If one thinks more about the fermions, one notices another problem: right- and left-handed fermions belong to different electroweak representations, a feature that is hard to include in a geometrical interpretation. Furthermore, there is the problem of stabilization of the compact extra dimensions (the sizes should not or only negligibly depend on the time-like coordinate), and the problem of singularity formation from GR persists in this approach. However. If I consider what landscape of problems other theories suffer from, it makes me wonder why the KK approach was so suddenly given up in the early 70ies. A big part of the reason might simply have been that the quark model got established, and it was the dawn of the particle-physics era.
The 'modern' extra dimensions differ from the KK approach by not attempting to explain the other standard model fields as components of the metric. Instead, fermionic- and gauge-fields are additional fields that are coupled to the metric. They are allowed to propagate into the extra dimensions, but are not themselves geometrical objects. Most features of the KK approach remain, most notably the geometrical quantization of the momenta into the extra dimensions and thus the KK-tower of excitations. So remains the problem of stabilization, singularities and quantization (for higher dimensional quantum field theories the coupling constants become dimensionful). However, for me this 'modern' approach is considerably less appealing as one has lost the possibility to describe gauge symmetries and standard model charges as arising from the same principle as GR.
But obviously, the largest problem with the KK approaches was - and still is - that it is not clear whether it is just a mathematical possibility or indeed a description of reality. As Oskar Klein put it in 1926:
- "Ob hinter diesen Andeutungen von Möglichkeiten etwas Wirkliches besteht, muss natürlich die Zukunft entscheiden."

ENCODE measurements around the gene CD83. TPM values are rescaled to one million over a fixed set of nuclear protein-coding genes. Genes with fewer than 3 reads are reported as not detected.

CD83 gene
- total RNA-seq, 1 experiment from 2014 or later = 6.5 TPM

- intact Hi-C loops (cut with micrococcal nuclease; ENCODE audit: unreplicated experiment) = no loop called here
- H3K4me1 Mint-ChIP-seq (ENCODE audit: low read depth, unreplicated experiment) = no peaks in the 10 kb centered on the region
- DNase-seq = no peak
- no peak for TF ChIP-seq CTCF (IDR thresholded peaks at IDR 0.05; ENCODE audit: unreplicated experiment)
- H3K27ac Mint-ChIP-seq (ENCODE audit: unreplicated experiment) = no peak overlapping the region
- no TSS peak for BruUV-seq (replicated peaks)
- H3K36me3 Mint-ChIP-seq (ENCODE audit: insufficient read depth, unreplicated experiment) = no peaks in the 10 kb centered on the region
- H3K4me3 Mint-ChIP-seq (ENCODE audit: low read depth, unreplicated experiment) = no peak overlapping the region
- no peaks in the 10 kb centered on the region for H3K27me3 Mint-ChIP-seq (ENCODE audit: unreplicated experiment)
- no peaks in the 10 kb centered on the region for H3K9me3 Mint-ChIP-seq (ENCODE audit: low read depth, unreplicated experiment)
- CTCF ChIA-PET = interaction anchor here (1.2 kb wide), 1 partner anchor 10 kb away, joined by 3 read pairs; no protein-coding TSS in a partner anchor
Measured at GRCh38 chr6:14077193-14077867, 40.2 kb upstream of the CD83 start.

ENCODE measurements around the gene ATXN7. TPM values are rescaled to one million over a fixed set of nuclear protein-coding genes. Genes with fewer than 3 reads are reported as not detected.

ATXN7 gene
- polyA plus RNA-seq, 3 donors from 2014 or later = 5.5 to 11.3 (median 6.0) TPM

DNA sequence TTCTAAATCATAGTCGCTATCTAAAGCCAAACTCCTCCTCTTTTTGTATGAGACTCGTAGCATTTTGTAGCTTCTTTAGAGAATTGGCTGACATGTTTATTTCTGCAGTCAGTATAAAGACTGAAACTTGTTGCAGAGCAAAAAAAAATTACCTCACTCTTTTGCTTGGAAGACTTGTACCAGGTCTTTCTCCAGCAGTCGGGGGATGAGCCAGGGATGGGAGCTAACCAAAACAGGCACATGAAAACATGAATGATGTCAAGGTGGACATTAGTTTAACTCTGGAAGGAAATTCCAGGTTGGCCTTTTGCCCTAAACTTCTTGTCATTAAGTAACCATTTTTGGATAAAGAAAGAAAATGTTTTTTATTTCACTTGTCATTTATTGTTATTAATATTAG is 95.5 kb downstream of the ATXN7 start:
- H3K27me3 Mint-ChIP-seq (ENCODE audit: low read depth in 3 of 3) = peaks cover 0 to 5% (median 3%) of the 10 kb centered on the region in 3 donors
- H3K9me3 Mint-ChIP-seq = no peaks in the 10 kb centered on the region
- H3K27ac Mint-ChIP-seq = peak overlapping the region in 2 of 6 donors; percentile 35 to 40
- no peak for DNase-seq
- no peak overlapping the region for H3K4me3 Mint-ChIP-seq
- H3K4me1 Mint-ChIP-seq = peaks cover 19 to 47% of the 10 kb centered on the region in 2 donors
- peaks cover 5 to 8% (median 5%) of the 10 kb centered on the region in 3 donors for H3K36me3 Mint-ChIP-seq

- "Whether these indications of possibilities are built on reality has of course to be decided by the future." 
 And if you read the wikipedia entry on Perry Rhodan you find a use for the word 'Zeitgeist'...
 G. Nordström, "Zur Theorie der Gravitation vom Standpunkt des Relativitätsprinzips" Annalen der Physik, vol. 347, Issue 13, pp.533-554 (1913); G. Nordström, "Über die Möglichkeit, das elektromagnetische Feld und das Gravitationsfeld zu vereinigen" ( "About the possibility to unify the electric field and the gravitational field" ) Physik. Zs. 15, 504-506 (1914) [Abstract]
 T. Kaluza, "Zum Unitätsproblem der Physik'' ("On the Problem of Unity in Physics, Sitzungsber. Preuss. Akad. Wiss. Berlin (Math. Phys.) (1921) 966.
 O. Klein, "Quantentheorie und fünfdimensionale Relativitätstheory" ("Quantum Theory and fivedimensional General Relativity", Z. Phys. 37, 895 (1926).
 Unlike to what the Wikipedia entry states, the Lorentz force law can not be derived from the Maxwell equations without further assumptions (like a Lagrangian for the coupled sources). E.g. Maxwell's equations are perfectly consistent for a static superposition of two negativley charged objects, just that we know the charged particles would repel and the configuration can't be static.
 R. Kerner, "Generalization of the Kaluza-Klein theory for an arbitrary non-abelian gauge group", Ann. Inst. Henri Poincare, 9, 143-152 (1968)
 Contrary to the wide spread believe, the plural of the German word 'Ansatz' is not 'Ansatzes' but 'Ansätze' (pronounced 'unsetze'). 'Ansatz' could be roughly translated as 'a good point to start', or a preparation. E.g. the pre-stage for yeast dough is called 'Ansatz'...
 Which finally brings us to the topic on which I lost two years during my Ph.D. time, namely the question whether one can built up the metric tensor from spin 1/2 fields. I only learned considerably later that most of this approach had been worked out in the mid 1980ies, see e.g. hep-th/0307109 and references therein.
 He indeed writes it has to be decided 'by' the future not 'in' the future. Quotation from Ref. 
- Physics Notes on Kaluza Klein theories by Viktor Toth
- Overduin and Wesson, Kaluza Klein Theory, gr-qc/9805018
- Van Dongen, Einstein and the Kaluza Klein particle, gr-qc/0009087
- Wikepedia on Kaluza-Klein theories
- Jim Adson, Kaluza, Klein, and the Grand Unified Theory
- Häggblad, Kaluza Klein Theory
- Van de Schaar, Kaluza Klein Theory
- H. Goenner, Kaluza's five dimensional unification (from this living review)